May 10, 2011
I’ve been ranting, writing and teaching about the danger of using scripts as specifications for a while. This is one of the top reasons why teams fail with specification by example. I’m by no means the first or the only one to warn about this. Ward Cunningham and Rick Mugridge wrote against that in FIT for developing software. David Peterson wrote about that in Concordion Technique. Dan North recently wrote about that in Whose Domain is it Anyway. We all presented different heuristics to determine whether examples in a specification are at the right level of abstraction or not, mostly focusing on the difference between a series of steps that explain how something is done and a more direct explanation of what a system needs to do. But a relative novice was able to look at this with a fresh pair of eyes and come up with a much better way to explain it.
It is truly amazing how much clarity a fresh perspective, uninhibited by lots of background knowledge, can offer. During a recent workshop in Oslo, while we were discussing the difference between scripts and specifications, John Inge asked:
So if I summarise something and I use different words, then it is not a good specification?
In this question, he formulated a fantastically simple yet powerful way to decide whether we need to refine a specification with examples further or not. If I try to summarise a set of examples and use different concepts, skip over parts and explain them differently, then the examples will probably be hard to understand later. It might also point out to unnecessary details or duplication, which means that the examples are not at the right level of abstraction. This also means that the names, concepts and relationships in the mental model of the person explaining a specification aren’t directly represented in the examples. If the person explaining examples is a business user, this is a failure from the point of aligning business and software models, regardless of whether the examples illustrate a script composed of a series of steps or not.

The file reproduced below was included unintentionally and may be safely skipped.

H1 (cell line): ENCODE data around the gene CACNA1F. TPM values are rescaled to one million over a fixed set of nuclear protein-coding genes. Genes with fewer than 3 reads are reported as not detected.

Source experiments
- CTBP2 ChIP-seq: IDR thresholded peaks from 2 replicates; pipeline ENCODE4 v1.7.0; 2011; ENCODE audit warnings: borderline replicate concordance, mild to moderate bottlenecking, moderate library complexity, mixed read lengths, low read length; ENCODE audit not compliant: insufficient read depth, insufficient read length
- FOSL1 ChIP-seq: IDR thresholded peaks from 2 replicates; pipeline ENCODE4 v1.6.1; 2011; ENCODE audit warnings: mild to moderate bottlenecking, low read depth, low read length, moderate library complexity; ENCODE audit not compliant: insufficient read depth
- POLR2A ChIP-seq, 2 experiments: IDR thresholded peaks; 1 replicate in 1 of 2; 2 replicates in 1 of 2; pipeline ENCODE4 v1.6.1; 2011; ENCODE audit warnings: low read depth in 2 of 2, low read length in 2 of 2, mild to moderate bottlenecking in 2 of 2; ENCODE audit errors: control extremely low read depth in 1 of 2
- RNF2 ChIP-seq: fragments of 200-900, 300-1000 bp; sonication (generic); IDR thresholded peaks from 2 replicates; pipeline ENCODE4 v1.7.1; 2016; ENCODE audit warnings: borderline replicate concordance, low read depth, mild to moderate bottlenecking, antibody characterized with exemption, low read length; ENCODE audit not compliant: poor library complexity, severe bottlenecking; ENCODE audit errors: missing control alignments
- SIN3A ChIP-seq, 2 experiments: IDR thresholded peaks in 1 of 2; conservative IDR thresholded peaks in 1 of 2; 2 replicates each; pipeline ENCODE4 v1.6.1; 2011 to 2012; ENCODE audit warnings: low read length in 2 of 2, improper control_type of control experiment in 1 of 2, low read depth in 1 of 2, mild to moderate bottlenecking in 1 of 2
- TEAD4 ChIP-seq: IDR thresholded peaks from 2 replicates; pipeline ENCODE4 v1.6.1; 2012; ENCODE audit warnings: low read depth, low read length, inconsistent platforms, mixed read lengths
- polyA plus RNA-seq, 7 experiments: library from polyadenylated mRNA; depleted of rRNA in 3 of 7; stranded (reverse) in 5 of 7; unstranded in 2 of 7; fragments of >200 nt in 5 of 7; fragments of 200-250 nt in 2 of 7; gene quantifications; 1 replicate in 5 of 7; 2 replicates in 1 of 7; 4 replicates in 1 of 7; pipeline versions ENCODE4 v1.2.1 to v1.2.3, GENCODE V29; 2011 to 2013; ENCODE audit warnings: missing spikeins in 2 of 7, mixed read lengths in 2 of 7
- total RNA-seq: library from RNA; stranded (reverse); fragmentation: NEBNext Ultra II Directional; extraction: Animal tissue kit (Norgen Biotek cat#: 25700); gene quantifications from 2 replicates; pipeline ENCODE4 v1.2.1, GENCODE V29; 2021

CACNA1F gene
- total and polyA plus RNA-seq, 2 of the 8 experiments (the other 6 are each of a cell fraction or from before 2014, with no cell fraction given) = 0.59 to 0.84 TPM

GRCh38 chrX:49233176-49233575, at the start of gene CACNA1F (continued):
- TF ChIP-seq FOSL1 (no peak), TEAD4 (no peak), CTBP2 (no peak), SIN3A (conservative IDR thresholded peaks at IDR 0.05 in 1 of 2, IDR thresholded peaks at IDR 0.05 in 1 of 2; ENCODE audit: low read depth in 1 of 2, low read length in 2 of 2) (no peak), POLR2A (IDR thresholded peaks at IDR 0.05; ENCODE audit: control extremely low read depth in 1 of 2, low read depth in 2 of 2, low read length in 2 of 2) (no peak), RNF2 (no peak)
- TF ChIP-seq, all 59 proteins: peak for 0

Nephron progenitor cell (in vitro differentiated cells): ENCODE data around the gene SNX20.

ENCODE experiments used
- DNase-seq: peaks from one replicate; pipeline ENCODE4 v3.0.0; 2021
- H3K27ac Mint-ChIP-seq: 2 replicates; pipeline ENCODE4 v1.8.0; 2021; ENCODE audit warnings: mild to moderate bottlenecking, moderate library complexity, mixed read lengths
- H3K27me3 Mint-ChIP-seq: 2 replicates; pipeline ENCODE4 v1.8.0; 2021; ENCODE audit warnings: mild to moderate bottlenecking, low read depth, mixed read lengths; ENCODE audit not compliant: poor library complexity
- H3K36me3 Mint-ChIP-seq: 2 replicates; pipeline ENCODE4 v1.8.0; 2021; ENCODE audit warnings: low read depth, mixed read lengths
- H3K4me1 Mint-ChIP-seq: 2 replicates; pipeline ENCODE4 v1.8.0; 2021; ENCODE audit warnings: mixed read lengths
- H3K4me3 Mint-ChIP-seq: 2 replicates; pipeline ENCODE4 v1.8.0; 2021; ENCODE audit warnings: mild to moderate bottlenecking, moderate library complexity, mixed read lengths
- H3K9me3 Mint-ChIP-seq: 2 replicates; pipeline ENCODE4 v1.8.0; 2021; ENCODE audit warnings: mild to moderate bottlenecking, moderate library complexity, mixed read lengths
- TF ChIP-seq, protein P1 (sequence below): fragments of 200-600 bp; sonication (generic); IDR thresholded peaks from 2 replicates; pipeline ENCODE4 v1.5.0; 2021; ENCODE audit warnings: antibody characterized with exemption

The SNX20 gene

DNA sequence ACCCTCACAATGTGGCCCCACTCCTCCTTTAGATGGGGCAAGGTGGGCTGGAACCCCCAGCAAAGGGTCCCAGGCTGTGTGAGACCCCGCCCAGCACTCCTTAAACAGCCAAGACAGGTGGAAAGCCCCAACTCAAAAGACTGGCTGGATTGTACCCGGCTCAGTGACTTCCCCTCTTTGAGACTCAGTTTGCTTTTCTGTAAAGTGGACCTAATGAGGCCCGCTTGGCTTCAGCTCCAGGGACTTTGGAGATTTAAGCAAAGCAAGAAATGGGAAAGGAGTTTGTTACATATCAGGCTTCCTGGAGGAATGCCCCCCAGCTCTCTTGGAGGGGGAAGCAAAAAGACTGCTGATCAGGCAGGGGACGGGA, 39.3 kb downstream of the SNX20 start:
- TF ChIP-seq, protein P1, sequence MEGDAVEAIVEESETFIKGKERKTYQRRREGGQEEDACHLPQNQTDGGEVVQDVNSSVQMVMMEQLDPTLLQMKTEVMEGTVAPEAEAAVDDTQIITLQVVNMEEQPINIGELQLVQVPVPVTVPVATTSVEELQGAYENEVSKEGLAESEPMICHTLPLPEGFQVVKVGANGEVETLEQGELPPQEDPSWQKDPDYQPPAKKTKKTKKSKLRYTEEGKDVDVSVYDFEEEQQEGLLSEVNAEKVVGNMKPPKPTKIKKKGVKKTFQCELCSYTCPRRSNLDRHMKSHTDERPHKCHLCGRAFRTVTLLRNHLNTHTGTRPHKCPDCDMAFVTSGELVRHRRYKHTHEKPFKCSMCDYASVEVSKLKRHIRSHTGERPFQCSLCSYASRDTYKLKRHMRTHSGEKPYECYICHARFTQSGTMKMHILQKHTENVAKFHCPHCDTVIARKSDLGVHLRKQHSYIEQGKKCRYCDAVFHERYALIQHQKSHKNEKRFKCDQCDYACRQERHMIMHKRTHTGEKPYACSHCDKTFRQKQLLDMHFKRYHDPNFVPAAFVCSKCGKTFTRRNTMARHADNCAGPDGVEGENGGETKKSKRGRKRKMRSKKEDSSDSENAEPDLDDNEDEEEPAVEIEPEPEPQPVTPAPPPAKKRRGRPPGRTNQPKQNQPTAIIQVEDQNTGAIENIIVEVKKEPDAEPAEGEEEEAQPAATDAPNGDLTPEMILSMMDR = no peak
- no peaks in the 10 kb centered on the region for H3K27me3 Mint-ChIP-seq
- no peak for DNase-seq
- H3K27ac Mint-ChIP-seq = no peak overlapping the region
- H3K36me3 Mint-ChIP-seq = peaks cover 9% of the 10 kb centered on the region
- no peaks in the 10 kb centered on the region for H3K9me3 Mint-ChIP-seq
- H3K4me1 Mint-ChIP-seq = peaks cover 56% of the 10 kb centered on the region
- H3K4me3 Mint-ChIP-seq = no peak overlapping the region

If a summary of examples only requires the use of the concepts, names and relationships mentioned in the examples, that probably means that those examples are very direct and cannot be simplified further. But it also means that the examples are aligned with the mental model of the person explaining them, which is a good start for the application of ubiquitous language.
John wrote a blog post about this, summarising the idea:
To see if you have captured what in your examples/tests you can use these criteria: * You are using keywords from the examples to summarize them * You can’t summarize the examples in more simple terms.
Try it now, for example on the two sets of payroll examples in this post. They both represent the same thing, so you can summarise or explain the examples for both cases in the same way (the header of the second version is probably a good summary). In the first case, many of the concepts and relationships from the summary are not directly expressed in the examples and the examples contain a lot of additional cruft. In the second case, the summary and examples are completely aligned.
To me, this looks as a very simple but powerful heuristic. How does it work when you try it on your examples?
Get practical knowledge and speed up your software delivery by participating in hands-on, interactive workshops:
Get future articles, book and conference discounts by e-mail.